Pound Edges Higher vs. Euro On BoE Optimism

The pound charged higher on Bank of England (BoE) optimism whilst the euro was under pressure once again as European Central Bank comments weighed on demand. The pound euro exchange rate hit a peak of €1.1186, marginally below its high from Monday.

What do these figures mean?

When measuring the value of a pair of currencies, one set equals 1 unit and the other shows the current equivalent. As the market moves, the amount will vary from minute to minute.

For example, it could be written: 1 GBP = 1.13990 EUR

Here, £1 is equivalent to approximately €1.14. This specifically measures the pound’s worth against the euro. If the euro amount increases in this pairing, it’s positive for the pound.

Or, if you were looking at it the other way around: 1 EUR = 0.87271 GBP

In this example, €1 is equivalent to approximately £0.87. This measures the euro’s worth versus the British pound. If the sterling number gets larger, it’s good news for the euro.

The pound surged higher in early trading on Tuesday after Bank of England policy maker Vlieghe said that he saw the case for 1 to 2 interest rate rises per year if UK wages and productivity picked up. His comments were particularly well received by pound traders because he is usually one of the more conservative or dovish policy makers. Increased prospects of higher interest rates lifted the value of the pound.

Why do raised interest rates boost a currency’s value?
Interest rates are key to understanding exchange rate movements. Those who have large sums of money to invest want the highest return on their investments. Higher interest rate environments tend to offer higher yields. So, if the interest rate or at least the interest rate expectation of a country is relatively higher compared to another, then it attracts more foreign capital investment. Large corporations and investors need local currency to invest. More local currency used then boosts the demand of that currency, pushing the value higher.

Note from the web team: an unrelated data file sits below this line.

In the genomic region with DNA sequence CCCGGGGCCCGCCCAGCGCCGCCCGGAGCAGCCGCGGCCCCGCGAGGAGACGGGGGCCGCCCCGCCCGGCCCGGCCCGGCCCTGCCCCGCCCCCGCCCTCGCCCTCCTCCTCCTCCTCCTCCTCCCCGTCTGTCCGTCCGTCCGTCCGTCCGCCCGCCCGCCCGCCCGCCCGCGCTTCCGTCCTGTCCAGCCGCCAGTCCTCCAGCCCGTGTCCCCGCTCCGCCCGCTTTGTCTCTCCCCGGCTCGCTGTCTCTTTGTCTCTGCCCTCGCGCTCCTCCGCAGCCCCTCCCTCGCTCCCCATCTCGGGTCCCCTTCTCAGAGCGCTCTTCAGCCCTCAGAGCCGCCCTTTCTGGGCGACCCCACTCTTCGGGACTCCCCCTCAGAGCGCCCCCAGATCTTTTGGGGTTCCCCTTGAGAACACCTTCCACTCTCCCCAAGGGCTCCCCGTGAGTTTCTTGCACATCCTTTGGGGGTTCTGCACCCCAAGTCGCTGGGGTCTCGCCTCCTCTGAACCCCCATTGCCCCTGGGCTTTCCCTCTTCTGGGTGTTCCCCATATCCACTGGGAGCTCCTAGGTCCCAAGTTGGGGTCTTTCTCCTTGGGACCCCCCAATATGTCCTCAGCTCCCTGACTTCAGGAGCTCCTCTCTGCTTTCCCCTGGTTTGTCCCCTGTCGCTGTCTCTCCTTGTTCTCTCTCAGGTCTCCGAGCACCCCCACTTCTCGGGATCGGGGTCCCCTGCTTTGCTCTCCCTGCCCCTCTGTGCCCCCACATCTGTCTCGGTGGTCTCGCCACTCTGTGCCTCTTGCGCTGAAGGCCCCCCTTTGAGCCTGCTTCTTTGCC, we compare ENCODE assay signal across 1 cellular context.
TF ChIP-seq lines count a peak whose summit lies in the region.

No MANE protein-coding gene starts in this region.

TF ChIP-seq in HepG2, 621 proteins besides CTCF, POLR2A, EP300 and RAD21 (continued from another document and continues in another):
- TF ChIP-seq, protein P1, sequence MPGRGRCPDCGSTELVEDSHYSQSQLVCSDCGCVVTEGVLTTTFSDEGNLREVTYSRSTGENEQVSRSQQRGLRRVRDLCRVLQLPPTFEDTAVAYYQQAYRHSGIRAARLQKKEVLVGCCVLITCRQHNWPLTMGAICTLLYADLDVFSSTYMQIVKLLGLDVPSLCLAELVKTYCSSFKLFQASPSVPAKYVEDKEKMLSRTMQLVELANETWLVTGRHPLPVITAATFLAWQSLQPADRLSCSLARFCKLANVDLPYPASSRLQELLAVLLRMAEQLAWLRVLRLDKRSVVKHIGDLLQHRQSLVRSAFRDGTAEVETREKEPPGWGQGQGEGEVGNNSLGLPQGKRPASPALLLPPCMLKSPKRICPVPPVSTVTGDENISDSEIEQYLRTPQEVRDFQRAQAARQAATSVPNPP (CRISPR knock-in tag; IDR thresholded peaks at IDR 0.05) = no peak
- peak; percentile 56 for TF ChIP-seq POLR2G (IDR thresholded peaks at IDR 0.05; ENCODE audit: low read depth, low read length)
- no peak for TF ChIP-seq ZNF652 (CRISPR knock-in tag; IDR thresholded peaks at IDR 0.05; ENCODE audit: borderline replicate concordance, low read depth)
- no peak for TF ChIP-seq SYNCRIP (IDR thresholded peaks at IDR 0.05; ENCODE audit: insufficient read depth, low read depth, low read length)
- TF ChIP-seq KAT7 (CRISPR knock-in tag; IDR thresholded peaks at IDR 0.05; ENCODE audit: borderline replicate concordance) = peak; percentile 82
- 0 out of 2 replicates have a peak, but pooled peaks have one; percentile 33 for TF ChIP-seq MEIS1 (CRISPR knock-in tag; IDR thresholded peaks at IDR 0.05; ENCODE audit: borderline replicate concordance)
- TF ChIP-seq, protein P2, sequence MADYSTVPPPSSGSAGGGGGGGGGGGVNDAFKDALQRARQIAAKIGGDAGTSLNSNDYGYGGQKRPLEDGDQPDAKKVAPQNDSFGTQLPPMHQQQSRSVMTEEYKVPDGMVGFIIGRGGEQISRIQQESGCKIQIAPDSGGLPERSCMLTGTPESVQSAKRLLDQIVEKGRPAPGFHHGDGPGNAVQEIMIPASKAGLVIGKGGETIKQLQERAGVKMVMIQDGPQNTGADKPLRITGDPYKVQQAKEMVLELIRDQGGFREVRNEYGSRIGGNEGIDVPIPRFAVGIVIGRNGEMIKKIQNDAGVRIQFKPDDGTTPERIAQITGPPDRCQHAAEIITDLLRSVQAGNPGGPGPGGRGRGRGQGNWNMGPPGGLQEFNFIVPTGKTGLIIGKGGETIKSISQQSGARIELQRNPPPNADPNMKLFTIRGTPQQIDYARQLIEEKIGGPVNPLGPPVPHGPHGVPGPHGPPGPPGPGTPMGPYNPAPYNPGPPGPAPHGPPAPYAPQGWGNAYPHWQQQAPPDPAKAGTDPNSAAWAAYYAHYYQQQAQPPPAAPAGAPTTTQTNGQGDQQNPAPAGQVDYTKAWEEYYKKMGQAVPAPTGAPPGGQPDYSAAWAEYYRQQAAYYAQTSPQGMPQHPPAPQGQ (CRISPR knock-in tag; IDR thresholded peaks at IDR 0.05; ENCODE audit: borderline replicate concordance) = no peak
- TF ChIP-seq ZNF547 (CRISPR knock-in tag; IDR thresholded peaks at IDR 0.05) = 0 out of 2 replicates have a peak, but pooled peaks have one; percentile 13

Recently the pound has been very Brexit focused so these comments from Vlieghe, who was speaking about unwinding Quantitative Easing at Imperial College Business School were a well received distraction from the lack of Brexit progress.

The pound may struggle to maintain its strength today as investors look towards sales data from the Confederation of British Industry (CBI). CBI sales are expected to show a sharp decline in September after a particularly strong summer. Should the data disappoint, the pound could fall.

Why does poor economic data drag on a country’s currency?
Slowing economic indicators point to a slowing economy. Weak economies have weaker currencies because institutions look to reduce investments in countries where growth prospects are low and then transfer money to countries with higher growth prospects. These institutions sell out of their investment and the local currency, thus increasing supply of the currency and pushing down the money’s worth. So, when a country or region has poor economic news, the value of the currency tends to fall.

ECB Peter Praet Talks The Euro Lower

Whilst the euro had received a boost from comments by European Central Bank Governor Mario Draghi earlier in the week, ECB policy maker Praet, quickly rebalanced any optimism in the previous session. Draghi’s confidence that core inflation was “relatively vigorous” was not matched by Praet, who downplayed Draghi’s comments by saying that he didn’t believe that Draghi intended to send a new message to the market regarding a pickup in inflation. His comments dampened hopes for an interest rate rise from the ECB sending the euro lower.

Today there is no high impacting economic data from the eurozone, neither are there any ECB policy makers speaking. Today is the US Federal Reserve monetary policy decision. The euro often trades inversely to the US dollar and given that there are no influential eurozone region events, the euro could be driven by US dollar events.

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